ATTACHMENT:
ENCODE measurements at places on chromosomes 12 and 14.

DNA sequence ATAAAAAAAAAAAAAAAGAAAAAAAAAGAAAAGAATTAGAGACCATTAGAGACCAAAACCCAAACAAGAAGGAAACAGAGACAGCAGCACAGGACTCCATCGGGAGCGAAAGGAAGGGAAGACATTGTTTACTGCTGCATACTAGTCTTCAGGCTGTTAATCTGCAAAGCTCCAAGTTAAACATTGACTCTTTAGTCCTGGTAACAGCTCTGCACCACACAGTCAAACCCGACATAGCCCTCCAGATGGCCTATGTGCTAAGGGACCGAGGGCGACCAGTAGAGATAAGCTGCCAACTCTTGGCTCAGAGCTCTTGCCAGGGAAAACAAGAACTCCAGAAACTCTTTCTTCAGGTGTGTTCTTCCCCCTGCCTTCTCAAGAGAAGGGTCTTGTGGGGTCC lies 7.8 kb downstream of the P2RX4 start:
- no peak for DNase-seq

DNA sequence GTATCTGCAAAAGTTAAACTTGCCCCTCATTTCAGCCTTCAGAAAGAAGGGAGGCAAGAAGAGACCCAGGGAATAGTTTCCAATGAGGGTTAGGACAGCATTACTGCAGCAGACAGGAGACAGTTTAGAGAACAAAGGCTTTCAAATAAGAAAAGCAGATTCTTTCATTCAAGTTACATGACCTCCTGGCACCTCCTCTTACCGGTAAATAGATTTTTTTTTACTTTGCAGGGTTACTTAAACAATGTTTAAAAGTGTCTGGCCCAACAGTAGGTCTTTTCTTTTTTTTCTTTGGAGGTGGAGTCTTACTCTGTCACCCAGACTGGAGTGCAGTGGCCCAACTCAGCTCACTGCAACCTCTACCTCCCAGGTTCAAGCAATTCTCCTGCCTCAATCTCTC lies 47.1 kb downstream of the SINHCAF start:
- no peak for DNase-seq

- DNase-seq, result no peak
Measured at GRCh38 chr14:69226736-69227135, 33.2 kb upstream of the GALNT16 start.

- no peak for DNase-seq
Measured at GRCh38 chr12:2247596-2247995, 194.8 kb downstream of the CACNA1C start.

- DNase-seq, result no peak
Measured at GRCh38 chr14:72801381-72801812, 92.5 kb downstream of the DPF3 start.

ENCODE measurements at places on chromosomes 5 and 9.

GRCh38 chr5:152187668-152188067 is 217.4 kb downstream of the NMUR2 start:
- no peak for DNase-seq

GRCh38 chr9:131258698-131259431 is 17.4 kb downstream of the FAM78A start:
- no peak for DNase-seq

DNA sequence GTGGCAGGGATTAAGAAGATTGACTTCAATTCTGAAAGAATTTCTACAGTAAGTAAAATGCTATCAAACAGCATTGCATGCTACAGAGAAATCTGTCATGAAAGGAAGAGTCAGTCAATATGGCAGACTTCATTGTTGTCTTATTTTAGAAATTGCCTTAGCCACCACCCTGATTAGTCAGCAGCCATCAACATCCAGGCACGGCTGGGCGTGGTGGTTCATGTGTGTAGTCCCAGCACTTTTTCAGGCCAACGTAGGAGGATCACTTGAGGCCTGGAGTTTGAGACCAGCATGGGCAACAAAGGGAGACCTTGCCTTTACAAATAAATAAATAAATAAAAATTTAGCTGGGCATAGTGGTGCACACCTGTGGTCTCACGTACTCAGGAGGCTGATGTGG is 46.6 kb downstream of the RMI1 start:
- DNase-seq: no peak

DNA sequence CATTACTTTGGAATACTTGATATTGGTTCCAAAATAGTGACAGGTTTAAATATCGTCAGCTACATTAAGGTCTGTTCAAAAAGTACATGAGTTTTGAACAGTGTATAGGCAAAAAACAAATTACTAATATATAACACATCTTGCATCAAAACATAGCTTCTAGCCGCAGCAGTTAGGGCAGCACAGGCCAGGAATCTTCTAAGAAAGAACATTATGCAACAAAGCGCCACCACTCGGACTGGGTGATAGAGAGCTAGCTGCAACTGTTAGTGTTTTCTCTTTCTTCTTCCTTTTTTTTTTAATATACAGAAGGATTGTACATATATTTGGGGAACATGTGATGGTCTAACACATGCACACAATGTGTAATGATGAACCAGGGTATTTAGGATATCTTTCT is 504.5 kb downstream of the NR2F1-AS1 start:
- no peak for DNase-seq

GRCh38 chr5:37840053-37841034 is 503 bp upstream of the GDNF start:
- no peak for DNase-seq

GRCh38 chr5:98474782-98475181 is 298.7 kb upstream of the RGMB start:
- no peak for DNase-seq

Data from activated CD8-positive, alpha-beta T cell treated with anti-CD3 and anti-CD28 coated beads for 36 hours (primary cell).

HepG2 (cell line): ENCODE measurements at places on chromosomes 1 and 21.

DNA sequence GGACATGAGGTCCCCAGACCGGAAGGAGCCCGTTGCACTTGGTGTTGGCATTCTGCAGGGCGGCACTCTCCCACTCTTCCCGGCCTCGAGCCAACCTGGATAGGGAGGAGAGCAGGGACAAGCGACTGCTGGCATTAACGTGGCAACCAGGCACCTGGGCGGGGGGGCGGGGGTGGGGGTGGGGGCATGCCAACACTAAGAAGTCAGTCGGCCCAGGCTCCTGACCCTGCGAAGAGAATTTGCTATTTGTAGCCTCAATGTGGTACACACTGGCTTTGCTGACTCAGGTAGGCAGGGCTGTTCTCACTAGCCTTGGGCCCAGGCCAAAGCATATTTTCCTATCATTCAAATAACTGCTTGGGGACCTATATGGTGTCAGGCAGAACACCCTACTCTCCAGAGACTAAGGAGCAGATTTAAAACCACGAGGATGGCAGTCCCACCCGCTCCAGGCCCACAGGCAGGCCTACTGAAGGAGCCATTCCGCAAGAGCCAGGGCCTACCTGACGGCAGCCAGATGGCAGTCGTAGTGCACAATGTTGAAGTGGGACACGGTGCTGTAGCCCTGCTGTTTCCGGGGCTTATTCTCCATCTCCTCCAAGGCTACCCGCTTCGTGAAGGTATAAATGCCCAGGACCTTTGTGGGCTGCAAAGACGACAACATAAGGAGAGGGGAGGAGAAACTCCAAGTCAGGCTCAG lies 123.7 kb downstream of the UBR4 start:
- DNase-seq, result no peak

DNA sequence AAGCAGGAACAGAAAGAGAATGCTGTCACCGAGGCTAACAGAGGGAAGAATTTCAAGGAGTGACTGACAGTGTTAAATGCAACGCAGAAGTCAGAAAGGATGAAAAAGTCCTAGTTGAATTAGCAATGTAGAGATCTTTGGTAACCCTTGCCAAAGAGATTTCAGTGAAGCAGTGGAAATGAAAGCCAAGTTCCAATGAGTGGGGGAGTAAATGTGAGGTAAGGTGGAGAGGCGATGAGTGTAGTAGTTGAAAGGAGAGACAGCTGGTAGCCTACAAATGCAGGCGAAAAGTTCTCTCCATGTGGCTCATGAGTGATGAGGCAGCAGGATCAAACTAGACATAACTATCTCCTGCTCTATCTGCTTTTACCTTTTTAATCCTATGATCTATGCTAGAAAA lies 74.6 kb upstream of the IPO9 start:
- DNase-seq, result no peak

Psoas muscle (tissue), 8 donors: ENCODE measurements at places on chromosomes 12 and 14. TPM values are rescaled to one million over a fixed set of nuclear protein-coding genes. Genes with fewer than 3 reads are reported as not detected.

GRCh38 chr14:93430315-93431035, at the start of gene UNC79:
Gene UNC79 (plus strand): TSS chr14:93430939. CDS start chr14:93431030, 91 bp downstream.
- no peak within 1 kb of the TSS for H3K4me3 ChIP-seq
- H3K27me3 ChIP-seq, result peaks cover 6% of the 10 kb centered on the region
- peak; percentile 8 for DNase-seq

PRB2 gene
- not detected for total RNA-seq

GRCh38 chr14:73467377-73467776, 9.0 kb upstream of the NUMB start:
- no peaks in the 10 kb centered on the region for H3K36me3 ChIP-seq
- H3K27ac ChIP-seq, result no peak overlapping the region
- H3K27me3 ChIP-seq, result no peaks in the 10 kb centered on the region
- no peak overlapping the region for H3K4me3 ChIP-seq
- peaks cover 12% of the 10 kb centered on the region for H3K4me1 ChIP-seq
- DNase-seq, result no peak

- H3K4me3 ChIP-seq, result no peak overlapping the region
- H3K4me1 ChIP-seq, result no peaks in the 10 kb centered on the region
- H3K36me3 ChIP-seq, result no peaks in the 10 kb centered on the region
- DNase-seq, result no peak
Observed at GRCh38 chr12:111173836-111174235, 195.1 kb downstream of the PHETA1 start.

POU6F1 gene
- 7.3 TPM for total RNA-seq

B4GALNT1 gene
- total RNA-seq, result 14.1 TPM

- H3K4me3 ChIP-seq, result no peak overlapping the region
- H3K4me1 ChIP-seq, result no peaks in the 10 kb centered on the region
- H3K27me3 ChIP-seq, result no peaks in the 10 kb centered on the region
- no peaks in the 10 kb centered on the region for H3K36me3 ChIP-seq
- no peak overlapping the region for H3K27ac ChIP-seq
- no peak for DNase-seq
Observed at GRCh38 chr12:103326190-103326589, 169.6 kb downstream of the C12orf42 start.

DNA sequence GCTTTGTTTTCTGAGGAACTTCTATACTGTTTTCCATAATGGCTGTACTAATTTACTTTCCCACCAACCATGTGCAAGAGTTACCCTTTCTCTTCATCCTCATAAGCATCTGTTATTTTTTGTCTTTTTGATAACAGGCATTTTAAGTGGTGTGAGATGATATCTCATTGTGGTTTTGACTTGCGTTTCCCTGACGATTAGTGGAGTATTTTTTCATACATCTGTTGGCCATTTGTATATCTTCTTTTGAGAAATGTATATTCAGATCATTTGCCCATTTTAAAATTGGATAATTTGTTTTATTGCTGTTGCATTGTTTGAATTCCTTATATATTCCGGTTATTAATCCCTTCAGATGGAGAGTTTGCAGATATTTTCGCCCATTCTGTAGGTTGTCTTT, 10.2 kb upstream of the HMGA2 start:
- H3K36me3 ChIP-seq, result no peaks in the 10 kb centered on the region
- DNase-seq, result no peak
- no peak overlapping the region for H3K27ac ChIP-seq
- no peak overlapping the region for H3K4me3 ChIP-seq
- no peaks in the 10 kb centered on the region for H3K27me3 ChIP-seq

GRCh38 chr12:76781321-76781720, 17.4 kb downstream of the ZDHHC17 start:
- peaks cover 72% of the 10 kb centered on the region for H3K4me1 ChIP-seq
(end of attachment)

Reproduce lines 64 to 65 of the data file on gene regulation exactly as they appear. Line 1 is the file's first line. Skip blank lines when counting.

- DNase-seq, result no peak
- no peak overlapping the region for H3K27ac ChIP-seq